What the south illustrated is that ALL states, given the opportunity, are capable of discrimination and therefore ALL states should be subject to preclearance even if at this moment, they aren’t abusing the electorate. Other states disenfranchise latinos in ways that do not impact blacks (differentiating english vs spanish language voting materials). CA has had issues long in the past with voting rights for asians. All states had issues with voting rights for women. All states are randomly bumping into voting rights for young people – NH, ME, IN, and so son.

    Either preclearance for everyone, or for none. Unfortunately, the path to getting there involving SCOTUS means that laws must be struck down before new ones can be written, and we have zero faith that the new ones will be written. Not how I would want this to go down, but its how it’s going down.

  41. 41
    PeakVT says:

    @MikeJ: I think that approach would give too much discretion to presidential administrations to determine who is being good or bad, and wouldn’t prevent a state that had been good for a while from suddenly doing bad things if the political culture shifted (as it has in Wisconsin over the past decade).

  42. 42
    Punchy says:

    Then, after a ginormous minority turnout in 2014/2016, when the blahs and the brahs aren’t supposed to show up,

    Um….that’s assuing the blahs and brahs will be allowed to vote. Which they wont. Which is the whole point of striking down the law before the midterms.

    I cant wait to see what shit-laden filth of voting restrictions are proposed in TX an hour after the USSC bounces the VRA.

  43. 43
    Barry says:

    @danimal: “Then, after a ginormous minority turnout in 2014/2016, when the ”

    If and only if. And remember that the mid-terms probably still favor the GOP. And in 2016, we won’t be running an incumbent.

    Think of this like a guy who tries something and gets slapped down. Once is not a learning experience; sometimes twice isn’t. The GOP would need to lose three or four elections in a row to learn quickly, and that probably won’t happen.

  44. 44
    peach flavored shampoo says:

    Any chance the 5 judgez pull a CU here, and in addition to opining on the VRA, go completely sideways here and rule again on Obamacare and gun restrictions?

  45. 45
    MikeJ says:

    @PeakVT: As Pooh points out, states can already get off the preclearance list, and it’s not really that hard to do.

  46. 46
    General Stuck says:

    I think pre clearance from the VRA is toast, probably. All five wingnut justices have made remarks that it was time for that to go. All five justices are federalists and the VRA required state kow towing to the federal government has always been a source of resentment.

    I don’t think it will help them much politically, as all of the states it covers are red states. And it could well backfire on them both locally and nationally, since I seriously doubt the cracker majority will be able to control themselves with some outrageous Jim Crow nonsense.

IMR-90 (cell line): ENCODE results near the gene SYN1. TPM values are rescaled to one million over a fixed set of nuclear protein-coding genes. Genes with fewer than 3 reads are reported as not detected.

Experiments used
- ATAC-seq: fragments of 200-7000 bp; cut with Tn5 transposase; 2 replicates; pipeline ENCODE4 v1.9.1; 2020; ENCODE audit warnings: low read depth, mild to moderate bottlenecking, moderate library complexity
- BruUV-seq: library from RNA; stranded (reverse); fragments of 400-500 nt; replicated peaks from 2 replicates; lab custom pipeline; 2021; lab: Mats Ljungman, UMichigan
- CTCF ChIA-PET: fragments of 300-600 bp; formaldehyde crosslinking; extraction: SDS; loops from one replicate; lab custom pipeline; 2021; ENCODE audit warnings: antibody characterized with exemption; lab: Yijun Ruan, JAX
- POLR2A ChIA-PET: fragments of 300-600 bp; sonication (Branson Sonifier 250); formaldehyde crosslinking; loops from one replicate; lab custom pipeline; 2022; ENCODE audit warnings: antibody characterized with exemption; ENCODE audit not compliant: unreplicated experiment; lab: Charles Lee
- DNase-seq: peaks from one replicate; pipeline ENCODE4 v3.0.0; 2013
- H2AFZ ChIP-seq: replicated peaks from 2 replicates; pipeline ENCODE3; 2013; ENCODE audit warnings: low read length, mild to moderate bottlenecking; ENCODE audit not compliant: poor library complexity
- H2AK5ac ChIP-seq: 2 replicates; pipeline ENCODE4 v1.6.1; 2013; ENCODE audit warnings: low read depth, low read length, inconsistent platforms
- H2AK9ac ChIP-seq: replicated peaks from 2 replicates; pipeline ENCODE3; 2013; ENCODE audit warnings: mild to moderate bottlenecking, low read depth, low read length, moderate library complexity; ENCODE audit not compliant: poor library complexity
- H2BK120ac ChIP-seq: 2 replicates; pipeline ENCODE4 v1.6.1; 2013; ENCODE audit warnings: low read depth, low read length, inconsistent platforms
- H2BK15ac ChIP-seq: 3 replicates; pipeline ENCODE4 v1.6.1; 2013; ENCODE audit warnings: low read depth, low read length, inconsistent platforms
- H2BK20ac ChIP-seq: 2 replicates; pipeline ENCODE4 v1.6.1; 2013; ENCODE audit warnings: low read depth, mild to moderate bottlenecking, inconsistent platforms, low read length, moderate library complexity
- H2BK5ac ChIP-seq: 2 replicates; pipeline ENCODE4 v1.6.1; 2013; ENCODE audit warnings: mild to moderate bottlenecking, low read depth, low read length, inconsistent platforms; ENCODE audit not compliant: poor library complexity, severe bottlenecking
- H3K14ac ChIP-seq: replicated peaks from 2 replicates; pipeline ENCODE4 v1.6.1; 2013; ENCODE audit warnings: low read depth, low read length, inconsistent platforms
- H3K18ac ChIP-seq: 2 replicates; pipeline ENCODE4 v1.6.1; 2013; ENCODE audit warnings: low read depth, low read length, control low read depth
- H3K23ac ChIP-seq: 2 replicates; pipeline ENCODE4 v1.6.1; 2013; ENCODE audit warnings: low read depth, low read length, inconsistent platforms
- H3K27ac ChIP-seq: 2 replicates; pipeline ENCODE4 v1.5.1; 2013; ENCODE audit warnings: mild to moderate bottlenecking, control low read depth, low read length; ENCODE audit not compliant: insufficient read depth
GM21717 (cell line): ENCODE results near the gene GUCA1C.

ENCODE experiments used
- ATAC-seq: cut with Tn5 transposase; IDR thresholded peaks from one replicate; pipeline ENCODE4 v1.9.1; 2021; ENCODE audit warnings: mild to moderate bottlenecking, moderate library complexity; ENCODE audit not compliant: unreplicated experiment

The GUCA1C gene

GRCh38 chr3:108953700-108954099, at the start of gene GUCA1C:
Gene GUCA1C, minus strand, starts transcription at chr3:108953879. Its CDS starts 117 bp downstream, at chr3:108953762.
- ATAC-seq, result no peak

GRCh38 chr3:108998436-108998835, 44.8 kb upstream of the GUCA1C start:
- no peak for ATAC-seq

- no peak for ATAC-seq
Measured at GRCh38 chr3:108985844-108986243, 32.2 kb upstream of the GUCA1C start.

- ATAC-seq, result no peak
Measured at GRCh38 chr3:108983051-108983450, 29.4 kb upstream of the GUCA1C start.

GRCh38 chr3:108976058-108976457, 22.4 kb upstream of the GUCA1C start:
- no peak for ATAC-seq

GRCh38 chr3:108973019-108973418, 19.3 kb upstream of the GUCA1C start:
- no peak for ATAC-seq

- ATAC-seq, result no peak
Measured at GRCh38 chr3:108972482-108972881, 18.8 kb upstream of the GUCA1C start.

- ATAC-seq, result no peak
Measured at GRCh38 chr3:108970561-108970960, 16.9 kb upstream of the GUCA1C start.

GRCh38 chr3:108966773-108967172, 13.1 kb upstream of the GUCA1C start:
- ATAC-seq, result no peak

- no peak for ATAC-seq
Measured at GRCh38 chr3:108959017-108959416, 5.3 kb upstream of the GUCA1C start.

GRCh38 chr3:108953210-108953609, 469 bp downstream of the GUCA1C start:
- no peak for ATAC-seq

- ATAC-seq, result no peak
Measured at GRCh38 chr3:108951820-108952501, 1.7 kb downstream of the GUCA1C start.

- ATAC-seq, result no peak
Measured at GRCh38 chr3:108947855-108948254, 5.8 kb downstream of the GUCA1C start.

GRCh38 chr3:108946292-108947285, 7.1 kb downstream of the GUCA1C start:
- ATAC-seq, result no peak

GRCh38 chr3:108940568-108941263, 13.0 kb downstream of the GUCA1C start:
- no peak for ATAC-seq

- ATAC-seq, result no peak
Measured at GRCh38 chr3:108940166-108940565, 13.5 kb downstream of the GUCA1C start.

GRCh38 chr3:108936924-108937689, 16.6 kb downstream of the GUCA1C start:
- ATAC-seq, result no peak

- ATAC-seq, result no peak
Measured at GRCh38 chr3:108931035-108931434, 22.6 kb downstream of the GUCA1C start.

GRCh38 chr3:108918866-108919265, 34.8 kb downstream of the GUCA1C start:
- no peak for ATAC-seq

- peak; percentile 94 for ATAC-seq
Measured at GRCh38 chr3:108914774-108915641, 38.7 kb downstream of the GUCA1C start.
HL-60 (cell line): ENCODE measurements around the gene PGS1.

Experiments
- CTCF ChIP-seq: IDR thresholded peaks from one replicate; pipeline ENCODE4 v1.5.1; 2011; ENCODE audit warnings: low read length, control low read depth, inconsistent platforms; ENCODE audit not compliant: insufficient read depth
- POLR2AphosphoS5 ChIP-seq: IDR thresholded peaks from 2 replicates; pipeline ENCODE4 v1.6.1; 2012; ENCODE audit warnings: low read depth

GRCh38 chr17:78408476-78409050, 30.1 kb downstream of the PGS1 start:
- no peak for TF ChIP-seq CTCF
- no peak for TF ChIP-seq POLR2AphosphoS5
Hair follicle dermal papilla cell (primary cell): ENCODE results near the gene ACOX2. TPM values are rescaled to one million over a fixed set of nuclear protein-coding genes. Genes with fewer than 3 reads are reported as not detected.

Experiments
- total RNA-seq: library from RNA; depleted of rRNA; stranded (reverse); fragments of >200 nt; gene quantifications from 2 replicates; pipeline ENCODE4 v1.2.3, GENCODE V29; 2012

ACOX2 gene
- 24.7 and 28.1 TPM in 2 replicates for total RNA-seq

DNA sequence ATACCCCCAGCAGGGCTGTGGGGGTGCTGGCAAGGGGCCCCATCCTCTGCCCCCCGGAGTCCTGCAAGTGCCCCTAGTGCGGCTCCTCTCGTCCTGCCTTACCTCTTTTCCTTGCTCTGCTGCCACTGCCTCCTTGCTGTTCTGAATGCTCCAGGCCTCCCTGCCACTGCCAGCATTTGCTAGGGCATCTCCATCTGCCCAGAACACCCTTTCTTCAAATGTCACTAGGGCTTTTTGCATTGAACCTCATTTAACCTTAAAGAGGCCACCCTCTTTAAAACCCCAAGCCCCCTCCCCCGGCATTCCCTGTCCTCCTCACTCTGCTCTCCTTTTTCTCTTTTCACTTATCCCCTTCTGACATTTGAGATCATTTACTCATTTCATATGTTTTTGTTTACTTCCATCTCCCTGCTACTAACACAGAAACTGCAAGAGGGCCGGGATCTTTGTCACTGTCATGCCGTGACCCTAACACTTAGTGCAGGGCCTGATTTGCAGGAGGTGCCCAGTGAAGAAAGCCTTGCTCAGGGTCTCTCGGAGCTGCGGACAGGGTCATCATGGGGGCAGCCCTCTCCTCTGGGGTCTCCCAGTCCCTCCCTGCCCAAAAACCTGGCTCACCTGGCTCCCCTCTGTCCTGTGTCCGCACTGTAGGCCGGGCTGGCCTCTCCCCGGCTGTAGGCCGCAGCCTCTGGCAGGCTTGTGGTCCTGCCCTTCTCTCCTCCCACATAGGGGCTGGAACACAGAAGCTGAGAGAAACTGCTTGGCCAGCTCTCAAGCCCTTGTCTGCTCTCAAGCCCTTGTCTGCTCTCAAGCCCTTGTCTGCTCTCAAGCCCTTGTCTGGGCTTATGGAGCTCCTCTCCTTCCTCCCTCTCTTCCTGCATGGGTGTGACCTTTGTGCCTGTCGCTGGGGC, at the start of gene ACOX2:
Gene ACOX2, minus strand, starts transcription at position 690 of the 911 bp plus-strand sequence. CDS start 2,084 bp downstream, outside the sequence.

The more they piss of the rest of the country with such antics should increase voter turnout, at large, as well as within those southern states. Which would require even more draconian Jim Crow nonsense to control. It is a loser for republicans all around, imo. And maybe Roberts will get that, and serve his legacy over loyalties outside the realm of impartial judging. I doubt it though, on this one.

  47. 47
    rumpole says:

    @gussie: The right answer to that question would have been for purposes of this statute, yes.

  48. 48
    General Stuck says:

    I think pre clearance from the VRA is toast, probably. All five wingnut justices have made remarks that it was time for that to go. All five justices are federalists and the VRA required state kow towing to the federal government has always been a source of resentment.

    I don’t think it will help them much politically, as all of the states it covers are red states. And it could well backfire on them both locally and nationally, since I seriously doubt the cracker majority will be able to control themselves with some outrageous Jim Crow nonsense.

    The more they piss of the rest of the country with such antics should increase voter turnout, at large, as well as within those southern states. Which would require even more draconian Jim Crow nonsense to control. It is a loser for republicans all around, imo. And maybe Roberts will get that, and serve his legacy over loyalties outside the realm of impartial judging. I doubt it though, on this one.

  49. 49
    kindness says:

    would be dumb to kill the VRA?

    I think the Conservatives on the Supreme Court long ago gave up caring about appearances and pretense.

    If the VRA gets shot down will citizens take matters into their own hands?

  50. 50
    kindness says:

    would be dumb to kill the VRA?

    I think the Conservatives on the Supreme Court long ago gave up caring about appearances and pretense.